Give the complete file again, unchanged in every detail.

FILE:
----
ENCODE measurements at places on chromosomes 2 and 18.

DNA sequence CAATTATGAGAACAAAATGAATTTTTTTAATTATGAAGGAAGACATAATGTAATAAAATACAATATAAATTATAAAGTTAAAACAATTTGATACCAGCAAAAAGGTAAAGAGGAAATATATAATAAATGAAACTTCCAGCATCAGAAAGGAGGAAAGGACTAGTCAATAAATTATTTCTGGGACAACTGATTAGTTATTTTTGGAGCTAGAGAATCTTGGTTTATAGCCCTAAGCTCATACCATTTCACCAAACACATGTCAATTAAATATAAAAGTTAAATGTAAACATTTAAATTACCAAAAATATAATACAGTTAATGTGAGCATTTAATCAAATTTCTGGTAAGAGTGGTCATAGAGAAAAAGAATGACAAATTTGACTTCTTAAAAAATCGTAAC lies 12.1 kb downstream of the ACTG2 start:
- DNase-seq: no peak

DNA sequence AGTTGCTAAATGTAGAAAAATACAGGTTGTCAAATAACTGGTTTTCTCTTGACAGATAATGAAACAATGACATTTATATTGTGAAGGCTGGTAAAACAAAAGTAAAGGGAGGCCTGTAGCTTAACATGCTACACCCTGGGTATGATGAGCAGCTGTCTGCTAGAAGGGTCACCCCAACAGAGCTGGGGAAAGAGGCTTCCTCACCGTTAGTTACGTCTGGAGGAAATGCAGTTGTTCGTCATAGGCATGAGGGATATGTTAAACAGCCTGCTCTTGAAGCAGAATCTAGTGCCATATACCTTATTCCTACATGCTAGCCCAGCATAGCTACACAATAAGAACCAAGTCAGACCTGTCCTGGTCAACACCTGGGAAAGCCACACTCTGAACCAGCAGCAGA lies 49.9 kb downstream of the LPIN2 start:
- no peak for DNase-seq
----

ENCODE measurements at places on chromosomes 2 and 18.

DNA sequence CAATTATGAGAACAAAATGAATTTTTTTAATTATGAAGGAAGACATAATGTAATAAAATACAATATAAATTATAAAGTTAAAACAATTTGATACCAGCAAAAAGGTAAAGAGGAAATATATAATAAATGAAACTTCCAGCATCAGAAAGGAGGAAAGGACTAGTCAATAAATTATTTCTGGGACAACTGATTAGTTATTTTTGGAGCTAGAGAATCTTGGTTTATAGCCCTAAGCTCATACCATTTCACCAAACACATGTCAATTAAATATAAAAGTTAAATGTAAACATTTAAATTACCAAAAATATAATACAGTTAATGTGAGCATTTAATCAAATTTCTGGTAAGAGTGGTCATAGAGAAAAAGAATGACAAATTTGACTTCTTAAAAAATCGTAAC lies 12.1 kb downstream of the ACTG2 start:
- DNase-seq: no peak

DNA sequence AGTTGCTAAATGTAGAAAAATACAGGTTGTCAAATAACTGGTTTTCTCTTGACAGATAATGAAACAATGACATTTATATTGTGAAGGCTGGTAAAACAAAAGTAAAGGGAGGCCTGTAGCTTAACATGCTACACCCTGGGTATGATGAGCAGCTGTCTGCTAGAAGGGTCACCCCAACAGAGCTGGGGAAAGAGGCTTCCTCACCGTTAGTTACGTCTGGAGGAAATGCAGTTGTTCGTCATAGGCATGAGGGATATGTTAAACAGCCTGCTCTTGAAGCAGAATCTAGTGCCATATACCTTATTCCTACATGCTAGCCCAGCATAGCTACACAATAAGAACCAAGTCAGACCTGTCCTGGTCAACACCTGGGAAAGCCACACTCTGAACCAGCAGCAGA lies 49.9 kb downstream of the LPIN2 start:
- no peak for DNase-seq